Now take the same shooting situation, but increase the camera sensor's ability to record finer detail using sensors ranging in resolution from 16-36 megapixels. What happens is that the slight movement that was insufficient to create recordable blur at 1/125s is now occuring while using a camera that has a lot more pixels per square mm of sensor area. The slight movement which was inconsequential at 1/125s in the 6-12 megapixel cameras is recorded as slight but visible blur in the much higher resolution cameras because 1/125s is not fast enough to overcome the ability of the higher resolution sensors to record the movement. The way to help eliminate the problem is to increase shutter speed. It's not a penalty - it's just what happens to be needed to accommodate a given sensor resolution and focal length being used in the lighting available.
#24. "RE: D800 and Soft images" In response to Reply # 22
Cedar Falls, US
Good morning, Grant,
I try to support the camera when at all practical. I cannot even imagine shooting the equivalent of a 600mm telephoto lens on a medium format camera. My current lenses and supports are heavy enough, especially after walking a few miles over hilly ground! Much of my close-up shooting is done hand-held with the 200mm micro-Nikkor and SB-900, but the flash duration is acting as the effective shutter speed. The 300mm f/4 AF-S is often used for the shier subjects. Imagine these lenses scaled up to the sizes necessary to fill the frame of a medium format camera. My D200 and D800E are heavy enough with the telephotos, flash brackets, and speedlights. I toyed with the idea of trying MF equipment after I retired, but then considered my shooting style and the weight involved if everything was scaled up.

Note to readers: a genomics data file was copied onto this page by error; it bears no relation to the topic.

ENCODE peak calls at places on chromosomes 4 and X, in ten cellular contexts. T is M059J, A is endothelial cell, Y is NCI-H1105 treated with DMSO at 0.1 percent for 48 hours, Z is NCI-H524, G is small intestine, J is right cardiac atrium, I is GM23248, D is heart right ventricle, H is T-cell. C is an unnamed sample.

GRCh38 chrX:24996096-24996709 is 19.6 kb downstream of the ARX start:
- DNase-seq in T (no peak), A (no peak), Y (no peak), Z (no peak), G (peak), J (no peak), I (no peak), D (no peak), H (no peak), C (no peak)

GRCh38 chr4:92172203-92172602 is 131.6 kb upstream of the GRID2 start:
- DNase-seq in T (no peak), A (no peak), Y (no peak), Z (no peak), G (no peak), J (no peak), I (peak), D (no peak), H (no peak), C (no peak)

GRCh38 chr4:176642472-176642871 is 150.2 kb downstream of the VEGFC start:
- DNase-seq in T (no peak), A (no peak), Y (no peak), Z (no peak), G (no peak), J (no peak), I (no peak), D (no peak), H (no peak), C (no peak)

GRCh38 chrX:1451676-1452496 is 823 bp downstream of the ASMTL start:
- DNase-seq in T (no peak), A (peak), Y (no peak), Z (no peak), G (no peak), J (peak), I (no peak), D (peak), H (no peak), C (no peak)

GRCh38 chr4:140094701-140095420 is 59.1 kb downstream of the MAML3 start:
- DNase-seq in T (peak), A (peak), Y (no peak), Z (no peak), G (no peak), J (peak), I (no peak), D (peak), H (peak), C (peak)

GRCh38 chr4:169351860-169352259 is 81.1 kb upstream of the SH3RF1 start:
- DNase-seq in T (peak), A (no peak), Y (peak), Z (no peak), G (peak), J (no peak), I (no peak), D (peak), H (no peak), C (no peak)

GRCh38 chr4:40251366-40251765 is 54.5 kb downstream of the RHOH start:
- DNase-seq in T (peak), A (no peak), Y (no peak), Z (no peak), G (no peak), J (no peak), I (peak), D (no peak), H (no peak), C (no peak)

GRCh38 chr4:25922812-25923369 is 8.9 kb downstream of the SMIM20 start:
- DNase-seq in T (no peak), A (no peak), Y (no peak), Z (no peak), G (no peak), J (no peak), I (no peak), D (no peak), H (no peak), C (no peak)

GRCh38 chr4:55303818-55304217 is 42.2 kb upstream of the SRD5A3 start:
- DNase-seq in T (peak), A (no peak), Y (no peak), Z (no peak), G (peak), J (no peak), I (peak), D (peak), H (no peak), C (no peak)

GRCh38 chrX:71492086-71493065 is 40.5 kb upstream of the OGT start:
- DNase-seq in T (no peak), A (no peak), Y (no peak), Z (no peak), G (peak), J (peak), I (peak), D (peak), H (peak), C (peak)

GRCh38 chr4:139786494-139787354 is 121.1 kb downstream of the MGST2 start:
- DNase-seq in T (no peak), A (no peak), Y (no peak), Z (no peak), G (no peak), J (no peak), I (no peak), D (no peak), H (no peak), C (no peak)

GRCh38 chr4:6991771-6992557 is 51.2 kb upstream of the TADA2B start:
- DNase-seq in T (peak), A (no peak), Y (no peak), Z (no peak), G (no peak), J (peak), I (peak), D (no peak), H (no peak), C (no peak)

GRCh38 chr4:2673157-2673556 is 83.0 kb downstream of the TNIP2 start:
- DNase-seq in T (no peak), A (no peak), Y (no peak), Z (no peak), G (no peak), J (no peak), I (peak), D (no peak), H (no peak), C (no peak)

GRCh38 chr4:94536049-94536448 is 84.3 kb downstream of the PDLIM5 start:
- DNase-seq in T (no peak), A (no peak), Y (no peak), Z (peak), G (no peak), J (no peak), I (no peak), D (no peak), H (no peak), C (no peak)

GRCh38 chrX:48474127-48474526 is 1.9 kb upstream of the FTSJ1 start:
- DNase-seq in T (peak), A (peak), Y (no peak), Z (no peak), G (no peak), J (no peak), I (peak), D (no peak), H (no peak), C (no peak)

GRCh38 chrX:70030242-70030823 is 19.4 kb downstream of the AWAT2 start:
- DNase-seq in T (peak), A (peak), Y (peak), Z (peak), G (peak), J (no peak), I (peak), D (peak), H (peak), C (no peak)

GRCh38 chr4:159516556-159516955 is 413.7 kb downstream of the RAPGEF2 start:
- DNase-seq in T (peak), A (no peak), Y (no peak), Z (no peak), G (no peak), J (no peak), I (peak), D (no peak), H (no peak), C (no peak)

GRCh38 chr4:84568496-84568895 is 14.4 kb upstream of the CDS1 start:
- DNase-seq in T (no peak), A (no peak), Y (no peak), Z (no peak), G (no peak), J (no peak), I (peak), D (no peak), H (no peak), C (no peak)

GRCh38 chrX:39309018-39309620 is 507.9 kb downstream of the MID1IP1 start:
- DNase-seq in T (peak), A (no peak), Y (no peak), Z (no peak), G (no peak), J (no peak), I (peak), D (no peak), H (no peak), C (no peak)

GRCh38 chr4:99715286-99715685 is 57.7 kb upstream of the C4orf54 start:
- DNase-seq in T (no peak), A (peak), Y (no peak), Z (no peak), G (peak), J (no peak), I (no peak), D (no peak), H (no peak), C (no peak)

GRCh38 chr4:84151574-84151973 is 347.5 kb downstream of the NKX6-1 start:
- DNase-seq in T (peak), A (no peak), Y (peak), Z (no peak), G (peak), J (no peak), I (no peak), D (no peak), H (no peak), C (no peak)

#25. "RE: D800 and Soft images" In response to Reply # 24
Thanks so much for the responses.
When I mentioned lens shutters I was thinking of the Mamiya RB/RZ series as well as Hasselblad, Bronica, etc. All have leaf shutters with the Mamiya only going to 1/400 second. I was just curious how the PhaseOne backs were able to perform on these cameras at all. I realize the 645D has a top of 1/4000 and is also 3X the price of the D800. For me to go high pixel count it will most definitely involve a FX sensor vs MF sensor due to price, unless I find a screaming deal on a used sensor.
Really not trying to buck the system, I just like to use small apertures for maximum DOF, which necessitates a slower shutter speed. I'm just trying to determine if I would be better off with the D800 or possibly a used D3X for my particular needs. I only mentioned the Pentax 645D because I thought I saw a used one for about $4K USD. If I did it must have fallen off a truck.
I'm definitely not opposed to tripod use. Don't mind locking up my mirror if I need to. Again, just trying to understand the sensor resolution issue so that I can make the right choice for me and my style of shooting.
I recently purchased a Bronica ETRS as well as a GS-1 system. While I do love shooting MF with film, I have come to realize that after factoring in the costs of "quality" processing to include film development and scanning, I'll have to take out a second mortage on the house to afford this route. My primary lens on my D2X has been a Tokina 20-35 since I got it about 3 months ago. Absolutely love it. I do have 300mm & 400mm primes but as yet have not had a chance to use them.